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PTV (car)

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Title: PTV (car)  
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Collection: Companies Based in Barcelona, Defunct Motor Vehicle Manufacturers of Spain, Microcars
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PTV (car)

PTV 250

PTV was a trademark of Automóviles Utilitarios S. A. a microcar manufacturer based in Manresa, near Barcelona, Spain. The PTV brand was at one time the second biggest volume microcar sold in Spain, beaten only by the Biscúter.[1][2] Compared to the Biscúter it was more luxurious, offering proper doors, two-tone paint, chrome trim and 12 inch wheels.

The first prototype was finished in 1956 and it was powered by a in-house developed rear mounted 250 cc engine giving 13 hp (10 kW) and a top speed of 95 km/h (59 mph). Later it was replaced by a 350 cc engine. However when Fiat licensed the Fiat 600 construction in Spain as SEAT 600 sales dropped and the company reformed as AUSA Center SA, a constructor and supplier of industrial machinery and light vehicles, with branches in Madrid Spain, Perpignan France Rochdale England, Hamm in Germany Alberta Canada and Beijing China.[3]


  • History 1
  • Specification of the PTV 250 2
  • Specification of the PTV 400 3
  • References 4
  • External links 5


The story begins with vehicles that the brothers Tachó developed in 1950 La Ballena (The Whale) and in 1953 The Coca that were both marketed under the Tachó brand name.

Guillem and Antoni Tachó were joined by Maurici Josep Vila Perramón and together they founded the company Automóviles Utilitarios, S.A. on May 4, 1956. The trade-mark PTV comes From Tachó-Perramón vehículo plus a distinctive number.

The PTV 250 was the first model produced. in 1956. It was an attractive 2-seater convertible (2 + 1 according to the advertising brochure) with a rear-mounted 250 cc single-cylinder,11 horsepower (c. 8KWmotor, and capable of speeds up to 75 km /h (about 45 mph). There were two versions: either with or without doors. A total of 1100 units were produced un to 1961, which ranks as the fourth (by volume) micro-car sold in Spain, after the Biscúter, the Goggomobil and Isetta. Prices ranged between 44,500 and 55,000 Ptas. They were mostly marketed in Spain with some units exported to Portugal.

Specification of the PTV 250

  • Motor: single-cylinder two-stroke transverse pistons. Bore x stroke: 66 x 72 mm. Displacement: 247 cc. Compression ratio 6,2:1. Carburetor Tachó monocoque of 22 mm. bore Power: 11 hp at 4,500 rpm. Coil ignition, 12 v. battery with 130 amps per dynamo.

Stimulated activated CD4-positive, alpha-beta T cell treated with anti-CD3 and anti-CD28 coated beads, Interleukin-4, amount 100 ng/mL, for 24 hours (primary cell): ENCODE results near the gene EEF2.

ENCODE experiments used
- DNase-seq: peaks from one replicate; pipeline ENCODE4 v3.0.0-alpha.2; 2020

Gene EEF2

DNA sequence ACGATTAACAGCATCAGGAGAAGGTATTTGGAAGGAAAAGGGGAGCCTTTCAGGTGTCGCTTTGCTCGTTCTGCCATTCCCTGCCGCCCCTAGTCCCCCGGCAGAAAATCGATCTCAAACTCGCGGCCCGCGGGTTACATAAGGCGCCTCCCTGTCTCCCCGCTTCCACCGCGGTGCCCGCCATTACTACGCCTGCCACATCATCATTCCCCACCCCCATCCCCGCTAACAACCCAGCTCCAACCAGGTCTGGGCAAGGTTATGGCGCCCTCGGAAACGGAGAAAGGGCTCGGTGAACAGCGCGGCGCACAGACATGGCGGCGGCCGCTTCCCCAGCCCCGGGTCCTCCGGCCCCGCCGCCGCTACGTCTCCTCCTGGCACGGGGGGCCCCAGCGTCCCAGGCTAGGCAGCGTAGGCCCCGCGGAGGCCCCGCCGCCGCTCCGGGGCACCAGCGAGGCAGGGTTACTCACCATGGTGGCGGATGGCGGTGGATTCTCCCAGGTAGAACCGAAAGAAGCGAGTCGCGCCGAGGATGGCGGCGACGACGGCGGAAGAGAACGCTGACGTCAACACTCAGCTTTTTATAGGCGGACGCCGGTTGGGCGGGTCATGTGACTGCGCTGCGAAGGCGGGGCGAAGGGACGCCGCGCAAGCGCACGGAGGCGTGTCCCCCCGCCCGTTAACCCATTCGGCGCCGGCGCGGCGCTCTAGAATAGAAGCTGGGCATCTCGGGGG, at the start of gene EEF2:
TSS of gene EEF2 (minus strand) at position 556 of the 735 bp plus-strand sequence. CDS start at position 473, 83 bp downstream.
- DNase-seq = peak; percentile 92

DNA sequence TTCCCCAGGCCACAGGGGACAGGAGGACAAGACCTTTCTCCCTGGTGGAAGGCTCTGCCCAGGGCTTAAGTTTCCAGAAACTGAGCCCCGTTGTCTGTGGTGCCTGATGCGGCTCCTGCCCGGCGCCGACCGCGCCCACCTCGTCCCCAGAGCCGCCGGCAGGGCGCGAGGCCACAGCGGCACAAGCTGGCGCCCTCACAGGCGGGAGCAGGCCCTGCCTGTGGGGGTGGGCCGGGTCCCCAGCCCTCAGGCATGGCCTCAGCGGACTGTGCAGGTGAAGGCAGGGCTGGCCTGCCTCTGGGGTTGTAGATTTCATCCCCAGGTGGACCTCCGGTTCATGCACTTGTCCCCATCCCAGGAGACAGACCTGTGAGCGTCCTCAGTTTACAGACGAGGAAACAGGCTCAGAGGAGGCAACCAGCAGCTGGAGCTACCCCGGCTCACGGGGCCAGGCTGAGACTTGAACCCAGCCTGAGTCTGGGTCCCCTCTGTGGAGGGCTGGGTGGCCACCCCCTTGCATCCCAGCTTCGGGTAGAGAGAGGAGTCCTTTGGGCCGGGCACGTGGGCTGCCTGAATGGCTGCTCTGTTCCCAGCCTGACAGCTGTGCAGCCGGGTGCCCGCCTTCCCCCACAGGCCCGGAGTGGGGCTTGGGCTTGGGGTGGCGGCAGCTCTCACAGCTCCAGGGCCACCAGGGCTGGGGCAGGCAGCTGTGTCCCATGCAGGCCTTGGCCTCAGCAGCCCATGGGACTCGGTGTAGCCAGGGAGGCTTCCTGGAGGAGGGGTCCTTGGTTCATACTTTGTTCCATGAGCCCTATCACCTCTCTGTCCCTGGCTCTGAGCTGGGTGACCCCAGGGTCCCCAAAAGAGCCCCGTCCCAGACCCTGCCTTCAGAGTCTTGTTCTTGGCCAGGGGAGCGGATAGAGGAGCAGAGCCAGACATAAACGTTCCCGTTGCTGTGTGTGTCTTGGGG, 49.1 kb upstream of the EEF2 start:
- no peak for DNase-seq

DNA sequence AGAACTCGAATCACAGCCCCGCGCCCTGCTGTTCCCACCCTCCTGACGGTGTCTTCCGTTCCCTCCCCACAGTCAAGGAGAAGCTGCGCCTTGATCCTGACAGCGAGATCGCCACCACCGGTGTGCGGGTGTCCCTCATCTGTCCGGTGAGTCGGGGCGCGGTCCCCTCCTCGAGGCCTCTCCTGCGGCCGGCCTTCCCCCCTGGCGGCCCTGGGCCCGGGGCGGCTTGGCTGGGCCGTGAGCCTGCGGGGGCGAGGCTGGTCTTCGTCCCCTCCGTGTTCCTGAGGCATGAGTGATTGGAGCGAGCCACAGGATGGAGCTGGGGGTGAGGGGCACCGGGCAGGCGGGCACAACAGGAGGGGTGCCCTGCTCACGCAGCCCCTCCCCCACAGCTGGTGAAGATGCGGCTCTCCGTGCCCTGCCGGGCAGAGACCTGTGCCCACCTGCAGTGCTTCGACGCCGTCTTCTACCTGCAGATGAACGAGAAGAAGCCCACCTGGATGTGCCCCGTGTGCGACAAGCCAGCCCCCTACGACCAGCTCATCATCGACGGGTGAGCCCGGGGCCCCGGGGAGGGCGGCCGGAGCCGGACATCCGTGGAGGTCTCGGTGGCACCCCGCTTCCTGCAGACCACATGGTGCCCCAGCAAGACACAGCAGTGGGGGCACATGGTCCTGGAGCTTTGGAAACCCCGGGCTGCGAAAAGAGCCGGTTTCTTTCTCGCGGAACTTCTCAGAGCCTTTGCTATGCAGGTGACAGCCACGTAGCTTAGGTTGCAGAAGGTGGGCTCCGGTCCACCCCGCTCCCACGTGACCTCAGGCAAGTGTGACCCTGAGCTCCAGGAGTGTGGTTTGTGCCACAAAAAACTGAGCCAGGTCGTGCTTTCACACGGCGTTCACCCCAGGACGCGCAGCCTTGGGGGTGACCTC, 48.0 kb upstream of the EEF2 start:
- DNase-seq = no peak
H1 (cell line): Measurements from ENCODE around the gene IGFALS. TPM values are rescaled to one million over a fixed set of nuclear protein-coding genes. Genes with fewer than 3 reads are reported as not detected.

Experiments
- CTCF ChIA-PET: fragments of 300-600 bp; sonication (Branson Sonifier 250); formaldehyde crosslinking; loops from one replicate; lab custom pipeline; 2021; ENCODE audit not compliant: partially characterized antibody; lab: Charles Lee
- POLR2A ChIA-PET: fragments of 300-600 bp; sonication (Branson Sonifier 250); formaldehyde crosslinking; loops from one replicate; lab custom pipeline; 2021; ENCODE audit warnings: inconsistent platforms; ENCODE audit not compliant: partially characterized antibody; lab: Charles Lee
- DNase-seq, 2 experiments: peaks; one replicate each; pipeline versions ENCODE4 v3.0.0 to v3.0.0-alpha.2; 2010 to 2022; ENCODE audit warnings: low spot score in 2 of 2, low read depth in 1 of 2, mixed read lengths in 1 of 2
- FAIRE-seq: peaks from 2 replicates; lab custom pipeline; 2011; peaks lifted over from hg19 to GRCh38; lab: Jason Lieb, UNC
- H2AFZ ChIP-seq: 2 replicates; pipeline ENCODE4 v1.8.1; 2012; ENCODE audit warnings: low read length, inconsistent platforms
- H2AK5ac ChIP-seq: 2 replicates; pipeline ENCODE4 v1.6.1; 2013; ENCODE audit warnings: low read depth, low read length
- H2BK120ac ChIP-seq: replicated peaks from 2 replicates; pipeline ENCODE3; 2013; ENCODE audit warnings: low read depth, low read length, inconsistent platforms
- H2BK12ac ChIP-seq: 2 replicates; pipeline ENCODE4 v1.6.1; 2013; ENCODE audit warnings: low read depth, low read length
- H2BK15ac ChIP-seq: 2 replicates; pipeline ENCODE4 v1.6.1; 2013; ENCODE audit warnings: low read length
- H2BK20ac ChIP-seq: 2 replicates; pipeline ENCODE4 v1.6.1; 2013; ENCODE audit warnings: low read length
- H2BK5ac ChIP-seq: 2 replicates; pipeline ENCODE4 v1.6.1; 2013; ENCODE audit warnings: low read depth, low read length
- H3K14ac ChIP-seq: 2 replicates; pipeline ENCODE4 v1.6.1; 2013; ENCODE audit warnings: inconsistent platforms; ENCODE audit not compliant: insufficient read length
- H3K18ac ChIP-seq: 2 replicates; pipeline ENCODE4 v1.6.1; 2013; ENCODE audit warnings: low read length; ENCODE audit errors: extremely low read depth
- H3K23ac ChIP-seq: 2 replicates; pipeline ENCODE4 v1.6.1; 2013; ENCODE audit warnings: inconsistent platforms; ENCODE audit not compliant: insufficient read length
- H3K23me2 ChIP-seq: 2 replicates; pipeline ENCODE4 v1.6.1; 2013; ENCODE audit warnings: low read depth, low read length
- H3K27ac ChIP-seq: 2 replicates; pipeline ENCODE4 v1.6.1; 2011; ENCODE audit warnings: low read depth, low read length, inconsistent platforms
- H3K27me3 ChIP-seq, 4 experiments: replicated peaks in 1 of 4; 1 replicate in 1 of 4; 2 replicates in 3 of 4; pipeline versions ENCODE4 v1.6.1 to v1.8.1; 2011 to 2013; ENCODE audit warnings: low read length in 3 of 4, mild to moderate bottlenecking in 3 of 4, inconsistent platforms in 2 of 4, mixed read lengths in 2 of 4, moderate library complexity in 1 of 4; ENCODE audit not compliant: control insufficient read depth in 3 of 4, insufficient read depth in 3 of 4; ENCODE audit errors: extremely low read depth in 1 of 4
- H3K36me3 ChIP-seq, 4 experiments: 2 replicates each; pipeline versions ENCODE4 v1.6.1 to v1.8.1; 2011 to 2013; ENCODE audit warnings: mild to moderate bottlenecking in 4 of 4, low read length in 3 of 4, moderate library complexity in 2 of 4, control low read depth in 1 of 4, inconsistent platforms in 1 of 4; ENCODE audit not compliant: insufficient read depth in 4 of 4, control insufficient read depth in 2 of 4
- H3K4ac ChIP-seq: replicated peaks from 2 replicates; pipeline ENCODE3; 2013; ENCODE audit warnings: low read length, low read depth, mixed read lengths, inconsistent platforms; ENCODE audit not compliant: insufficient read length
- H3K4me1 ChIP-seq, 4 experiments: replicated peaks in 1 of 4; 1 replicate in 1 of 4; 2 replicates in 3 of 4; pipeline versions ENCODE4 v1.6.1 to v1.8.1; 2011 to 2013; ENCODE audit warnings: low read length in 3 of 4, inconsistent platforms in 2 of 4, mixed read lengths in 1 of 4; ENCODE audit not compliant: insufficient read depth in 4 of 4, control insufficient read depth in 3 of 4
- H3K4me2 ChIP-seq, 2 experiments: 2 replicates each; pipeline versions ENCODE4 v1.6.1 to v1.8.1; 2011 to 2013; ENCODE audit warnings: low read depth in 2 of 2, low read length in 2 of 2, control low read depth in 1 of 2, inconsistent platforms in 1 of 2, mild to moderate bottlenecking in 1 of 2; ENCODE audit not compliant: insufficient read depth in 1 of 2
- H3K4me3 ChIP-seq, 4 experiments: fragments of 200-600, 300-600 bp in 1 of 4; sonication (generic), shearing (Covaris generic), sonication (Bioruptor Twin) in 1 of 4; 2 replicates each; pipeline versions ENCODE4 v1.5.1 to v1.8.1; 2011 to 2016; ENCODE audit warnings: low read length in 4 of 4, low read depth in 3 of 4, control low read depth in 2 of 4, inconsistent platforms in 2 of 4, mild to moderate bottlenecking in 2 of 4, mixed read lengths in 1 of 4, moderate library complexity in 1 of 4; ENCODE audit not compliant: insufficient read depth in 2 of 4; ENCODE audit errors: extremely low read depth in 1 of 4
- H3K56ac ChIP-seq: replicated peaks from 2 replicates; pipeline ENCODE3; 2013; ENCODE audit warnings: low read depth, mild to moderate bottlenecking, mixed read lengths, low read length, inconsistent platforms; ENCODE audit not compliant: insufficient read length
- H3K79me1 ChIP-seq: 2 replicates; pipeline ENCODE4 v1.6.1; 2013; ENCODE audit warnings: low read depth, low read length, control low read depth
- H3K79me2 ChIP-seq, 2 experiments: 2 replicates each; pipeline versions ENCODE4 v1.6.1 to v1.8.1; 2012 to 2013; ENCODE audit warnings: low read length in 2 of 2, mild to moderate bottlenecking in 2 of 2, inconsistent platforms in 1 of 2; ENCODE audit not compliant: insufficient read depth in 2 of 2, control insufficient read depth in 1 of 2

• Transmission: rear wheel drive, 3 speeds and reverse. Multi-disc clutch in oil bath.
  • Frame: Front Suspension: Independent with hydraulic shock absorbers and rear Panhard torsion bar, with hydraulic dampers. Brakes: Hydraulic Drum brakes on all four wheels. Steering: Helical Screw centrally mounted. Wheels: steel hub 12" tires 400 x 12.
  • Body: Smple sheet over steel tubular frame. 2 seats with the fuel tank of 18 liters. Wheelbase: 1,800 mm. Front track: 1,000 mm. Rear track: 1,000 mm. Dimensions (length x width x height): 2,950 x 1,320 x 1,250 mm. Weight: 330 kg.
  • 'Maximum speed: 75 km / h Average consumption: 4.5 l/100 km (45 mph / 52 miles per US gallon).

Specification of the PTV 400

  • Motor: two-cylinder two-stroke transverse pistons. Bore x stroke: 66 x 58 mm. Displacement: 396.83 cc. 6.5:1 compression ratio. Tachó Carburetor 22 mm bore plus rotary supercharger. Power: 19 hp at 4,500 rpm. Coil ignition. battery 12 V with 130 A for dynamo.
  • Transmission: Rear drive, 4 speed and reverse. Multi-disc clutch in oil bath.
  • Frame: front independent suspension with hydraulic shock absorbers and rear Panhard torsion bars, with hydraulic dampers. Brakes: Hydraulic Drums on all four wheels steering: helical screw central mounted. Wheels: steel hubs 12 "tires 520 x 12.
  • Body: monocoque sheet metal on steel tubular frame, 2 seater with the fuel tank of 18 liters. Wheelbase: 1940 mm. Front track: 1,090 mm. Rear track: 1,115 mm. Dimensions (length x width x height): 3,260 x 1,380 x 1,170 mm. Weight: 470 kg.
  • Maximum speed: 110 km / h and average consumption: 5 l/100 km. (c. 70 mph at 47 Miles per US Gallon)


  1. ^
  2. ^
  3. ^ "AUSA Centers - Get to know us". AUSA Centers SA. First published 2010. 

External links

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